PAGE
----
In the wake of George Floyd's death, a group of Duke Health team members had a passion for change.
Teresa Cates, Brittany Adams, Natalie Caro, and Demi Tucker all joined in Duke Health's Solidarity Walk, and sought concrete ways to keep the movement going.
Cates, a member of the Food Services team at Duke University Hospital, wore a Black Lives Matter mask to work, and her teammate Natalie Caro brought in Black Lives Matter pins designed by Brittany Adams, a medical assistant in Clinic 1J. While many colleagues were supportive, some did not understand the meaning behind the message.
“Sometimes people will respond that 'all lives matter,' but in order for that to be true, Black lives must also matter," says Cates. “We realize that all lives matter—and we're saying black lives are the ones most at risk right now. That's why it's so important to visibly share the Black Lives Matter message."
Retail manager Demi Tucker soon joined the group, and with four strong leaders in place, the power of teamwork helped the movement take off.
“It was about taking the next step," Adams says. “Diversity is one of our core values. The moment of silence and the Solidarity Walk were great; now we wanted to demonstrate what we said we believed. Let it be genuine. Let it be real."
The group surveyed other employees from across Duke Health to find out what they thought about the idea of wearable support. The student audience was particularly enthusiastic, but people in all kinds of roles cheered on the effort, including doctors and patients.
Next it was time to pitch the idea to leaders. “Through several meetings, we presented our case to our supervisors and to Human Resources," says Cates. “We didn't give up. We explained why it made sense for Duke to back the message, especially given the support they'd shown with the Solidarity Walk and other messages from top leaders."
With the decision to proceed, the team was put in charge of picking designs, and settled on two options – the Black Lives Matter badge reel and a pin featuring the anti-racism ribbon. “We also designed a card to help people understand the context behind the messages," says Cates.
“The response has been incredible," she says. “We've had people from all professions applauding us—and they've also shared sad stories of what they go through in their work area. Their stories are why this goes far beyond a button or a pin. If you truly stand behind us, you also have to ask yourself, how do you protect us? How do you let it be known that racism won't be tolerated?"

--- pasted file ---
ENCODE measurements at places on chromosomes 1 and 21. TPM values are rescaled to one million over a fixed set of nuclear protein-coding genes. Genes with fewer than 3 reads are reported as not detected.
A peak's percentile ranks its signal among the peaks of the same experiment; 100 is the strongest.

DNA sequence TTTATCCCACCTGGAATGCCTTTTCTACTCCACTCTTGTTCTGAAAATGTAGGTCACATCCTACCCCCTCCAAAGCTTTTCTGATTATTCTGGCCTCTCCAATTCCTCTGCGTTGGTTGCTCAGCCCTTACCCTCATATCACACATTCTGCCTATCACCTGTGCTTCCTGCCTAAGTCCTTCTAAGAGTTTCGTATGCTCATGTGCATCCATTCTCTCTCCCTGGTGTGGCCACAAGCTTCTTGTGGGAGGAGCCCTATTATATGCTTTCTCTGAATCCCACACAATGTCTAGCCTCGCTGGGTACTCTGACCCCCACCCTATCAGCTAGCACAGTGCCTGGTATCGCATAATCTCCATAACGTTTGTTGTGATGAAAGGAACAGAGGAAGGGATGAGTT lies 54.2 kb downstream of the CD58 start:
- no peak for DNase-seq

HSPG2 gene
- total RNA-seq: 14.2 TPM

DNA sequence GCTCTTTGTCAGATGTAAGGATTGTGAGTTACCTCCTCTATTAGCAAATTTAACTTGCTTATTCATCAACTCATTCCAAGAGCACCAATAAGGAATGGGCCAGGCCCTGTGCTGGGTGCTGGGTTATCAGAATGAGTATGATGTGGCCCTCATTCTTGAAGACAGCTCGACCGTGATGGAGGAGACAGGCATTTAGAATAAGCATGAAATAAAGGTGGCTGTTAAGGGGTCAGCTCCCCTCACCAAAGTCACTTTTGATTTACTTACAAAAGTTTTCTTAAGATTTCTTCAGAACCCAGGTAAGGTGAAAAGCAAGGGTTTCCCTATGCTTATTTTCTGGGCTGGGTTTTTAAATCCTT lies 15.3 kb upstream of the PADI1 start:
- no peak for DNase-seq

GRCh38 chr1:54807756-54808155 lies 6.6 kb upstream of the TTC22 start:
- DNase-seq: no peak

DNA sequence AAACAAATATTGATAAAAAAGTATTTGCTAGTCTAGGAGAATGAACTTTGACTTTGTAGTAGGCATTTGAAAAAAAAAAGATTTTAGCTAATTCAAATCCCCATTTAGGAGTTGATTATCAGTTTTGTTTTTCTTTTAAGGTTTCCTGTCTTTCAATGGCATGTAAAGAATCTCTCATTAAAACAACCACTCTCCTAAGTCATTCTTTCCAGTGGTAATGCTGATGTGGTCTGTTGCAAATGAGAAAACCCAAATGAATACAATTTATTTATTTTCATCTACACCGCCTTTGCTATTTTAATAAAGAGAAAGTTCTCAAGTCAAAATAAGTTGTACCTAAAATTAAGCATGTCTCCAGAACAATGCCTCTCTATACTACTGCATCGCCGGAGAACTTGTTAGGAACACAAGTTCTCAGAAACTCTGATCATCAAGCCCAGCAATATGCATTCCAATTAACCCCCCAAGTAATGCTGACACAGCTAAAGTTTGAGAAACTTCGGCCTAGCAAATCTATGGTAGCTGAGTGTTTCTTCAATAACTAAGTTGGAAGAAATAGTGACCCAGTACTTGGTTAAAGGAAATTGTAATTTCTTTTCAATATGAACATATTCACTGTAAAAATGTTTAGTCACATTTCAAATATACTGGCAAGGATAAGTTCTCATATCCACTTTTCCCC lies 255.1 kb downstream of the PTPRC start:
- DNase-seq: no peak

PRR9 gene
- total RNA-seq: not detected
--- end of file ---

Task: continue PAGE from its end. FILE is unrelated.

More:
The team is hoping for equal treatment, more respect, and more open conversation about the subject of racism. “Think about how you would like to be treated and treat others the same," says Cates. “And when these conversations do come up, don't stay silent. To hang back is to say you don't support us."
Tucker agrees. “The most important thing is that we don't lose the momentum of this moment," she says. “The conversation restarts from time to time, but we've seen no real change. We cannot let that happen again. I hope the long-term goal stays consistent throughout Duke Health, because caring for one another as human beings really is consistent with our values."
Quantities of the items that this team brought to life have been distributed to local entities.
If you are a faculty, staff, trainee, or student in the School of Medicine who is working or attending class on campus and would like an anti-racism pin or Black Lives Matter badge reel, Jeanine Holland from the Office of Diversity & Inclusion will distribute them from under the connector between the Duke Cancer Center and the Duke Medical Pavilion (near the Trent Semans Center) on Tuesday, September 15, from 11 a.m.-1 p.m., and on the Trent Semans Center patio on Thursday, September 17, from 11a.m.-1 p.m. Please wear a mask and bring your Duke ID. Quantities are currently limited, but we will have more and will schedule additional distribution days if needed. Working remotely? We have something for you too! Visit medschool.duke.edu/antiracismresources to download anti-racism and Black Lives Matter Zoom backgrounds and electronic signatures you can add to the bottom of your emails or find additional resources on being anti-racist, diversity and inclusion during the COVID-19 pandemic, and more.